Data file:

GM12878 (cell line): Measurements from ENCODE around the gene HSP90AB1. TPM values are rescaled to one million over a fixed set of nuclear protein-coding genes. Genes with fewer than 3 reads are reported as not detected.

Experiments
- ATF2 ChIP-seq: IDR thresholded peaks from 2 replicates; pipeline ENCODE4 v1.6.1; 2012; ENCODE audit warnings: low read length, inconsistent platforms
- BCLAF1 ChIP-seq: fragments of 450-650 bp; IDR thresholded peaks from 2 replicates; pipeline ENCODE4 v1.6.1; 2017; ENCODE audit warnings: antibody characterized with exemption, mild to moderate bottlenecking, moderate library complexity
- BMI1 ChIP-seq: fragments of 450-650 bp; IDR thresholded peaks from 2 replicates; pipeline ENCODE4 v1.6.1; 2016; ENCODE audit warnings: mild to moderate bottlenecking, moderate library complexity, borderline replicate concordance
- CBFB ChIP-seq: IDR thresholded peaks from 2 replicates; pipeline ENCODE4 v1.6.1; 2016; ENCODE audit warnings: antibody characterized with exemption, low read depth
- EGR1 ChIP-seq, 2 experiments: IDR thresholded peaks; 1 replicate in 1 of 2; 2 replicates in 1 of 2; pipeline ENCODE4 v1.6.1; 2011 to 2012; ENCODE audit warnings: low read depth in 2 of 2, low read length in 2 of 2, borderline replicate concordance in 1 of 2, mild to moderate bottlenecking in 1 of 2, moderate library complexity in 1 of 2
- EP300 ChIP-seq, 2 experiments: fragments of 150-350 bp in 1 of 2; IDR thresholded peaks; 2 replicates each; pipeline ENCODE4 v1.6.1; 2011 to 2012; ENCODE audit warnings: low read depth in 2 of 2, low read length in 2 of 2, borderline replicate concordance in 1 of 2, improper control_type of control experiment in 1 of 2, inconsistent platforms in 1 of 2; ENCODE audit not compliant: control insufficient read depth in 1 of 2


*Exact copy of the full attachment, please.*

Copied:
GM12878 (cell line): Measurements from ENCODE around the gene HSP90AB1. TPM values are rescaled to one million over a fixed set of nuclear protein-coding genes. Genes with fewer than 3 reads are reported as not detected.

Experiments
- ATF2 ChIP-seq: IDR thresholded peaks from 2 replicates; pipeline ENCODE4 v1.6.1; 2012; ENCODE audit warnings: low read length, inconsistent platforms
- BCLAF1 ChIP-seq: fragments of 450-650 bp; IDR thresholded peaks from 2 replicates; pipeline ENCODE4 v1.6.1; 2017; ENCODE audit warnings: antibody characterized with exemption, mild to moderate bottlenecking, moderate library complexity
- BMI1 ChIP-seq: fragments of 450-650 bp; IDR thresholded peaks from 2 replicates; pipeline ENCODE4 v1.6.1; 2016; ENCODE audit warnings: mild to moderate bottlenecking, moderate library complexity, borderline replicate concordance
- CBFB ChIP-seq: IDR thresholded peaks from 2 replicates; pipeline ENCODE4 v1.6.1; 2016; ENCODE audit warnings: antibody characterized with exemption, low read depth
- EGR1 ChIP-seq, 2 experiments: IDR thresholded peaks; 1 replicate in 1 of 2; 2 replicates in 1 of 2; pipeline ENCODE4 v1.6.1; 2011 to 2012; ENCODE audit warnings: low read depth in 2 of 2, low read length in 2 of 2, borderline replicate concordance in 1 of 2, mild to moderate bottlenecking in 1 of 2, moderate library complexity in 1 of 2
- EP300 ChIP-seq, 2 experiments: fragments of 150-350 bp in 1 of 2; IDR thresholded peaks; 2 replicates each; pipeline ENCODE4 v1.6.1; 2011 to 2012; ENCODE audit warnings: low read depth in 2 of 2, low read length in 2 of 2, borderline replicate concordance in 1 of 2, improper control_type of control experiment in 1 of 2, inconsistent platforms in 1 of 2; ENCODE audit not compliant: control insufficient read depth in 1 of 2